7. This New Covenant also includes the promise that the sins of the covenantees will be forgiven. This does not mean that under the Old Covenant sins were not forgiven. But this means that this c...

Hebrews 6:4-6, Apostasy and Calvinism


Hebrews 6:4-6 – It is impossible to restore them again to repentance

Heb 6:4-6 For it is impossible, in the case of those who have once been enlightened, who have tasted the heavenly gift, and have shared in the Holy Spirit, 5 and have tasted the goodness of the word of God and the powers of the age to come, 6 and then have fallen away, to restore them again to repentance, since they are crucifying once again the Son of God to their own harm and holding him up to contempt.

(This post is taken from a section in my commentary on chapter 17 of the 1689 Baptist Confession, so there are some things here that have been previously argued for, as for example the positive case for the doctrine of Perseverance).

This is arguably one of the most difficult and notorious passages in Holy Writ. There is no consensus on its interpretation. I have consulted many commentaries and articles on this passage and I come to it knowing that I don’t have all the answers. But I also come to it with presuppositions in mind. I am unashamed to say that the Bible does in fact teach the Perseverance of the Saints, therefore this passage cannot be describing the actual apostasy of a regenerate believer totally from the faith. It may be a warning about true believers, it may be hypothetical, but what it cannot be is say that some true and regenerate believers will in fact fall away completely from the faith. I have argued that even in the book of Hebrews itself, the doctrine of Perseverance and the perfection of the work of Christ on behalf of the elect is taught. I have consulted the following articles and commentaries and will cite from some of them freely in the following discussion:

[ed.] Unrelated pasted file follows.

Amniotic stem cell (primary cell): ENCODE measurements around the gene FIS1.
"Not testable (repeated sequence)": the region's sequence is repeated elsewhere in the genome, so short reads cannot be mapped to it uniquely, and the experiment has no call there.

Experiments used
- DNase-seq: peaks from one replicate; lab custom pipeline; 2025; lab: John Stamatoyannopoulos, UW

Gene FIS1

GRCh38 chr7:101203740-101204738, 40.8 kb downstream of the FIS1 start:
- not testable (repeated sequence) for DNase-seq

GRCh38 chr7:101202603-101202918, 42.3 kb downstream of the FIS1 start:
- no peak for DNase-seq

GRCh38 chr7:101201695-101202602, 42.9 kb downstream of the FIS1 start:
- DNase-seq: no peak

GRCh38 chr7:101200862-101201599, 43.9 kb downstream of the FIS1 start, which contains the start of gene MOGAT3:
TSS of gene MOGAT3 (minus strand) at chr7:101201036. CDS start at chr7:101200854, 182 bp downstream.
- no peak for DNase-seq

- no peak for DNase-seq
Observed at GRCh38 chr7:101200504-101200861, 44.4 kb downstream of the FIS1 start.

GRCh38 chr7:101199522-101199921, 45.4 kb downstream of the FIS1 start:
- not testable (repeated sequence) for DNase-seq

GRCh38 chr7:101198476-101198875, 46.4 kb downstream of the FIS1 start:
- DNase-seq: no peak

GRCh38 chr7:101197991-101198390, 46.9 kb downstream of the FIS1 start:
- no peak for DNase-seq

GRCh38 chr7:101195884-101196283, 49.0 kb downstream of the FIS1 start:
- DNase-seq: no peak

The passage does not say that regenerate believers apostatize:

  • John Calvin. Commentaries. Taken from the TheWord Bible Software. Hebrews 6:4-9. Can also be found at here.
  • John Gill. Exposition of the Entire Bible. Taken from the TheWord Bible Software. Hebrews 6:4-9. Can also be read at here.
  • Arthur W. Pink. Exposition of Hebrews. Taken from the TheWord Bible Software. Chapters 24-27. His commentary on Hebrews 6 can be found here.
  • Wayne Grudem. Systematic Theology: An Introduction to Biblical Doctrine. (Grand Rapids, MI: Zondervan, 1994). Chapter 40.
  • John M. Frame. Systematic Theology: An Introduction to Christian Belief. (Phillipsburg, NJ: P&R Publishing, 2014). Chapter 44.
  • J. Ligon Duncan III – Falling Away? (Sermon)
  • Mathew Poole - English Annotations on the Holy Bible. Commentary on Hebrews 6, here.
  • William Burkitt – Expository Notes with Practical Observations on the New Testament. Commentary on Hebrews 6, here
  • Albert Barnes - Notes on the New Testament. Commentary on Hebrews 6, here. He accepts that the descriptions describe a true Christian, but rejects that it is possible for a true Christian to apostatize.
  • Robert Jamieson, Andrew Robert Fausset, David Brown – Commentary Critical and Explanatory on the Whole Bible. Commentary on Hebrews 6, here.
  • Matthew Henry – Complete Commentary on the Bible. Commentary on Hebrews 6, here.
  • Bob Utley – You Can Understand The Bible (Not that explicit). Commentary on Hebrews 6, here and here.
  • John Owen – Exposition of Hebrews. Commentary on Hebrews 6, here.
  • Steven J. Cole – Lesson 17: When Repentance Becomes Impossible (Hebrews 6:4-8).

The passage describes regenerate believers who have fallen away: